White Rage at Interracial Romance

by Mr. Sheehy

In the eighteen-nineties, a new political movement calling itself the Fusion Party—a multiracial group made up of white populists and radical Republicans, many of whom were black—was gaining power in North Carolina. Although much of the state was controlled by white supremacists, Wilmington had become a stronghold of Fusionist power. The wharves there had created work opportunities for free black people. After the Civil War, African-Americans in the city began to start businesses, own property, and win political office. In 1898, a local black newspaper editor, Alex Manly, published an editorial arguing that, as often as not, interracial relationships in the South were consensual. Democratic editors reprinted it over and over, for months, in newspapers friendly to the white-supremacist cause, deliberately fomenting a readiness for violent action among a large part of the state’s white citizenry.

On October 27th, Alfred Moore Waddell, a onetime Confederate colonel and a former U.S. congressman, whose career was in decline, gave a speech to hundreds of white supremacists from the stage at Thalian Hall, a big theatre downtown, advocating for a violent takeover. He declared that the whites of Wilmington would “have no more of the intolerable conditions under which we live,” and that they were “resolved to change them, if we have to choke the current of the Cape Fear with carcasses.” Two weeks later, on November 10th, Waddell went on to lead the takeover, marching at the front of a white-supremacist mob with a rifle over his shoulder. An unknown number of black people were murdered in daylight, and the progressive Republican city and county governments were overthrown. Some historians consider it the only successful political coup in American history.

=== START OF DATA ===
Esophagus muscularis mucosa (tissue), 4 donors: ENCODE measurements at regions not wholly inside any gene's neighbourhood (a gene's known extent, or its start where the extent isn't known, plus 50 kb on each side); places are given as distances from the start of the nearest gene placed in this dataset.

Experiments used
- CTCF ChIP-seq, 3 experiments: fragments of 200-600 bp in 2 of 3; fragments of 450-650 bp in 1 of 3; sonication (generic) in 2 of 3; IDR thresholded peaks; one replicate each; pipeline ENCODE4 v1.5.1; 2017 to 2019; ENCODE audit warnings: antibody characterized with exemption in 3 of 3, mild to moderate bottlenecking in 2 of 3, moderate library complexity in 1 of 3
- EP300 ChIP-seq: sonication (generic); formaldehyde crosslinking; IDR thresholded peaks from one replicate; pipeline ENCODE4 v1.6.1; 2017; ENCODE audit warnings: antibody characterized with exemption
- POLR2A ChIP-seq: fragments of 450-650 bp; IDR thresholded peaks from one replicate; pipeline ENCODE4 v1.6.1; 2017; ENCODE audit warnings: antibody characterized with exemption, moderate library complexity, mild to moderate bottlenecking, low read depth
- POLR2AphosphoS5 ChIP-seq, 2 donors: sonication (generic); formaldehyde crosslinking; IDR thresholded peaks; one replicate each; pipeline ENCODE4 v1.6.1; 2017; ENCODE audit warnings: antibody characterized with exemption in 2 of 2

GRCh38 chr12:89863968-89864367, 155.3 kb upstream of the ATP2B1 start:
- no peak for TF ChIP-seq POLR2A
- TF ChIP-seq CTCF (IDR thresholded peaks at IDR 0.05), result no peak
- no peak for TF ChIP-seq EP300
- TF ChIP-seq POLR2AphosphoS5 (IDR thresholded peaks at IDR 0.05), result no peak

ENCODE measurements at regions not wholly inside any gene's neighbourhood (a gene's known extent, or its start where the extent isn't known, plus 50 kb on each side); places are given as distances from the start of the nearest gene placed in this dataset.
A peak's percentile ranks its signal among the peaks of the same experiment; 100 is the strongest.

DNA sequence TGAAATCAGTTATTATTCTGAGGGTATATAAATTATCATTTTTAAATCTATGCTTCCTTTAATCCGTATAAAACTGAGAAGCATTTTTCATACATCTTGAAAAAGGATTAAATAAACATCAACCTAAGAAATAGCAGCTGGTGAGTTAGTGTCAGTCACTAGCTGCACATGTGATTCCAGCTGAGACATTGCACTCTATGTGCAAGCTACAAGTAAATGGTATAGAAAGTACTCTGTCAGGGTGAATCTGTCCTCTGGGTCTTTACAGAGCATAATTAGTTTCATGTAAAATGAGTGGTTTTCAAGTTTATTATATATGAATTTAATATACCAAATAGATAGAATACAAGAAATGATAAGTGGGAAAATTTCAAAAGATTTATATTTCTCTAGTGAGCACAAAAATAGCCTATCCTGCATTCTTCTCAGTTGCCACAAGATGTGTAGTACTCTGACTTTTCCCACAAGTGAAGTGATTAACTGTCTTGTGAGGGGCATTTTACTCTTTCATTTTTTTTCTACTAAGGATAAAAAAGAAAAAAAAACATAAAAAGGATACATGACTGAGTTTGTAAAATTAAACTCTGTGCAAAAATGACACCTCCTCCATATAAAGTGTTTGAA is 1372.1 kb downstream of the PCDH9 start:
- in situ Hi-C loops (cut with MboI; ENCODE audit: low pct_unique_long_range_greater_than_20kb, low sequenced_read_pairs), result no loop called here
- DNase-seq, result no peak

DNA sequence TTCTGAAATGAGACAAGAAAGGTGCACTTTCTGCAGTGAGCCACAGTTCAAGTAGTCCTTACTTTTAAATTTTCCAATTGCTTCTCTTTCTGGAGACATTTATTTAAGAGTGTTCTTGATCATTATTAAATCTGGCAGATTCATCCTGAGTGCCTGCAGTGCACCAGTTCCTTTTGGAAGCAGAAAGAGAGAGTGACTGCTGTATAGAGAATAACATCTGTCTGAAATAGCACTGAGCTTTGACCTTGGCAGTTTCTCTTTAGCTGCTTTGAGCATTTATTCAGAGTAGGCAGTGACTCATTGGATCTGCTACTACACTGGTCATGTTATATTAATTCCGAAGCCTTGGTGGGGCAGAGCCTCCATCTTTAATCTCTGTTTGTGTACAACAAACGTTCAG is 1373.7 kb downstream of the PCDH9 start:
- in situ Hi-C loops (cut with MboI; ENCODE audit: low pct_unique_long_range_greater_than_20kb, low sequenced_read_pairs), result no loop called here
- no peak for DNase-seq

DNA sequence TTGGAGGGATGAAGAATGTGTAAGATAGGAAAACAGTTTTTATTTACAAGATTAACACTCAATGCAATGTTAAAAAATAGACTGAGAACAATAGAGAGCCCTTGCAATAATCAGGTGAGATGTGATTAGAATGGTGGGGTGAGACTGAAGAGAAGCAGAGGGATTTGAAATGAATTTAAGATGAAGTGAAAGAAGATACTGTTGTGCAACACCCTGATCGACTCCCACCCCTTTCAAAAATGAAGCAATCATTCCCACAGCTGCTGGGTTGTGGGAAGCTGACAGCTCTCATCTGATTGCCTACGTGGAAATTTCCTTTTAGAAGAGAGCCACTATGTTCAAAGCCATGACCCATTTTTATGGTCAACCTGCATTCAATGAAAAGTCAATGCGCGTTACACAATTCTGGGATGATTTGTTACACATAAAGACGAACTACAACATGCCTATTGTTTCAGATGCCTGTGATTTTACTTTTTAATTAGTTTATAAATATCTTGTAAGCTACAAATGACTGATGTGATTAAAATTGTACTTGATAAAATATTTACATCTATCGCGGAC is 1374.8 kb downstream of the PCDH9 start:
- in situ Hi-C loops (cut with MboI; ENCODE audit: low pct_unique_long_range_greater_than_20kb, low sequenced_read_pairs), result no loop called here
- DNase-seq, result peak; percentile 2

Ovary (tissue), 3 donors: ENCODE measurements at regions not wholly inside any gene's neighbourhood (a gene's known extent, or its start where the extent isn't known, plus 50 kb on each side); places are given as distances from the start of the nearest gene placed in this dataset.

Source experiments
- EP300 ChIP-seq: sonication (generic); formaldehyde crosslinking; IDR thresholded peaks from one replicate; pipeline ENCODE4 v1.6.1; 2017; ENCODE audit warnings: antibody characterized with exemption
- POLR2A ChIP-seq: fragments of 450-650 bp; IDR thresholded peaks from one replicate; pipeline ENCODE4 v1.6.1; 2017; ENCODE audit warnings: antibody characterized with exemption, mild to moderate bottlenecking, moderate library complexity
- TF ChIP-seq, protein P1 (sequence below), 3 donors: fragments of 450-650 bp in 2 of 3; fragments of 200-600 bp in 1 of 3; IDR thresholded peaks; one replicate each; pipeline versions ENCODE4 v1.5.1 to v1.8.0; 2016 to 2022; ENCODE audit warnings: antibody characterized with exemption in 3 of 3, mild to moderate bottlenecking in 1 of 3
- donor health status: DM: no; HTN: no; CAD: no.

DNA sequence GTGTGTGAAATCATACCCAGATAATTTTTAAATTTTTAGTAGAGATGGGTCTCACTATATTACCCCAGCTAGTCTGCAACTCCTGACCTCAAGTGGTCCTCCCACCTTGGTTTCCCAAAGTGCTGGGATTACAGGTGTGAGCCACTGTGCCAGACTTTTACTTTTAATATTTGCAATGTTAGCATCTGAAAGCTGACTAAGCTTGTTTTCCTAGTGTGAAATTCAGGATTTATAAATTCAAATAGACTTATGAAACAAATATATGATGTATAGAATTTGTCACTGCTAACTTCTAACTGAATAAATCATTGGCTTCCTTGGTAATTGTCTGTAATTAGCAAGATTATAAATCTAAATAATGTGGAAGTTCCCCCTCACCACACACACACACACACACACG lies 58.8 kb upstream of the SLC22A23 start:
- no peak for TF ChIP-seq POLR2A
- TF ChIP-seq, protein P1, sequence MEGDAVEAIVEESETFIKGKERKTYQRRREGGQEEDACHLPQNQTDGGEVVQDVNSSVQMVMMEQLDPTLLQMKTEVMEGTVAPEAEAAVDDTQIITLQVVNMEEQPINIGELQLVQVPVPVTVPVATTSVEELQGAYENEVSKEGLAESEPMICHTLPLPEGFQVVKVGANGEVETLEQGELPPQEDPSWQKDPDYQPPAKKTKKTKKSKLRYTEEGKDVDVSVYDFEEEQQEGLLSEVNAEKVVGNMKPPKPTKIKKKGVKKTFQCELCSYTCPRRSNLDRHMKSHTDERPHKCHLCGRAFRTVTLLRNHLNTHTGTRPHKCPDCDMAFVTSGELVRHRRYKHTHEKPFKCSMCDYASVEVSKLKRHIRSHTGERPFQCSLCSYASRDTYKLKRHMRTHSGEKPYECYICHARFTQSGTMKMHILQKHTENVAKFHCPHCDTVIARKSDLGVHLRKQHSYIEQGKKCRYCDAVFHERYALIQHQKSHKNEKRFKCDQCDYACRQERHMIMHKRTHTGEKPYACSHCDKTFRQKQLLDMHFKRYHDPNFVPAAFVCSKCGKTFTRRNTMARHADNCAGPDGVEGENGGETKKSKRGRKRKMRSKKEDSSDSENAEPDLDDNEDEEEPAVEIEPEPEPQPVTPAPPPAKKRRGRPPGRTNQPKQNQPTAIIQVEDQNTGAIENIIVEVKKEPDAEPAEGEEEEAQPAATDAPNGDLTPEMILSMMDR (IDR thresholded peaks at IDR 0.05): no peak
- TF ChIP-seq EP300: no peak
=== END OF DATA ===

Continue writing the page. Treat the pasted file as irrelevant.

from John Jeremiah Sullivan’s profile of Rhiannon Giddens

I’ve read a lot about the struggles between races, particularly about the way white men went bonkers at the suggestion of interracial relationships, but it is easy to get lost in generic statements. Each specific story helps solidify and confirm the reality.